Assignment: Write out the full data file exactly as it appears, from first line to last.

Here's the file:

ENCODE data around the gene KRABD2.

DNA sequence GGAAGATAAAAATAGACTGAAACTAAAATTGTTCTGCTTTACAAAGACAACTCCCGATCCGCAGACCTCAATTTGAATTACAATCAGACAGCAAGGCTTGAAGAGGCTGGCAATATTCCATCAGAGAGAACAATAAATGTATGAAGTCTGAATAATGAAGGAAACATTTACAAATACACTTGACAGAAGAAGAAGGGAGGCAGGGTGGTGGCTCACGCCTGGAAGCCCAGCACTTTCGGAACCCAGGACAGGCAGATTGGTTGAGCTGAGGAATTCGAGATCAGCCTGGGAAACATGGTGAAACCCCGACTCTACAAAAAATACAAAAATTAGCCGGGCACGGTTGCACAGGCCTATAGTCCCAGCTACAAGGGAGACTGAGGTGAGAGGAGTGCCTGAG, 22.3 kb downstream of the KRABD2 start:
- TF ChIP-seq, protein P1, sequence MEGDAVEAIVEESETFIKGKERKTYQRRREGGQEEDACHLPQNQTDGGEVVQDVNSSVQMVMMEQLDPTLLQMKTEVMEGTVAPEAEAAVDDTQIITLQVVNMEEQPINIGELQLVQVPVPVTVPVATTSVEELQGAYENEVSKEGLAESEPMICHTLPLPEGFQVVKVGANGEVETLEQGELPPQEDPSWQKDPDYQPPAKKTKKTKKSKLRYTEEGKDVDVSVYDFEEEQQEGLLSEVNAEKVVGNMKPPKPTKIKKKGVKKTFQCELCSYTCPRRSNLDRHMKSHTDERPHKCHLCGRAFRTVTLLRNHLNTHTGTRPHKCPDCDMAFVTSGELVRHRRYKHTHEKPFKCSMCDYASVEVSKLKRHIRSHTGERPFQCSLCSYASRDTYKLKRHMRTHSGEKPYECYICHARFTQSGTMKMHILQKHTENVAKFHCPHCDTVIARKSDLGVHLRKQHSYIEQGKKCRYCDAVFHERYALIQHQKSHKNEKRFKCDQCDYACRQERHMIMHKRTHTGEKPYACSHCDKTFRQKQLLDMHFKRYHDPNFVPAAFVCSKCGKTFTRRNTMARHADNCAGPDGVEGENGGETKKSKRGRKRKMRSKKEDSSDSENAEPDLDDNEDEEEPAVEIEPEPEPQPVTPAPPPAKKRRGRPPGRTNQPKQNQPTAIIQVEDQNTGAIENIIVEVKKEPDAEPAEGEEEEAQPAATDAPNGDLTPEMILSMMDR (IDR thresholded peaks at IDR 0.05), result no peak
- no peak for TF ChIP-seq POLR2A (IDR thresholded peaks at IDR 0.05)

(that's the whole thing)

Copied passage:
ENCODE data around the gene KRABD2.

DNA sequence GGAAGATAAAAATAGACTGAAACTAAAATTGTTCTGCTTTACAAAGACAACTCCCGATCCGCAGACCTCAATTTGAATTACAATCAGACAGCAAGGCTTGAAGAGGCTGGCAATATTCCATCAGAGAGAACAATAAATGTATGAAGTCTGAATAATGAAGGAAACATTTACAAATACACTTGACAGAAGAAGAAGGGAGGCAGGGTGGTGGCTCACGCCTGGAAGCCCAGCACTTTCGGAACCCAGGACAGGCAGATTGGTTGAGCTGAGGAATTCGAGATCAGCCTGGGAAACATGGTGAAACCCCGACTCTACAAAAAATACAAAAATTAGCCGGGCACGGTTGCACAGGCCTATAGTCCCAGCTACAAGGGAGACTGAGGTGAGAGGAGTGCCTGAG, 22.3 kb downstream of the KRABD2 start:
- TF ChIP-seq, protein P1, sequence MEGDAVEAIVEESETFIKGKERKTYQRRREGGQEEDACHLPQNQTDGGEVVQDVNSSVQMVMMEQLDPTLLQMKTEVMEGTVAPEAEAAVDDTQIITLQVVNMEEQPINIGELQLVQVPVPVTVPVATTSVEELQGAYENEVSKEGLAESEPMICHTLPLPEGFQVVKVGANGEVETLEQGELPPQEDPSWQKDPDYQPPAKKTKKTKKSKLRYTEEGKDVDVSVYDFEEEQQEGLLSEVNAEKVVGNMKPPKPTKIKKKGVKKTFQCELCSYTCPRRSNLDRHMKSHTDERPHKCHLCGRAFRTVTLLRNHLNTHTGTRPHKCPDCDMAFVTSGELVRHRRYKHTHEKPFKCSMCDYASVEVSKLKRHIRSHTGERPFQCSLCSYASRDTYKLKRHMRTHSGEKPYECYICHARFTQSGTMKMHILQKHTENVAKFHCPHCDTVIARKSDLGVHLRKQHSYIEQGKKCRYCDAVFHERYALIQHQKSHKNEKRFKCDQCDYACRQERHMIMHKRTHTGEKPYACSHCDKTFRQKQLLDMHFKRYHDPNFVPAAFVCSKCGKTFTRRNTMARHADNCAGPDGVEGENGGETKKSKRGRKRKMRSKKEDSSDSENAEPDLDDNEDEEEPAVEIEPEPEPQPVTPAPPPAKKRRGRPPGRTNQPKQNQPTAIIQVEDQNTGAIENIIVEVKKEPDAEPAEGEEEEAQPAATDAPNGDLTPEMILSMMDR (IDR thresholded peaks at IDR 0.05), result no peak
- no peak for TF ChIP-seq POLR2A (IDR thresholded peaks at IDR 0.05)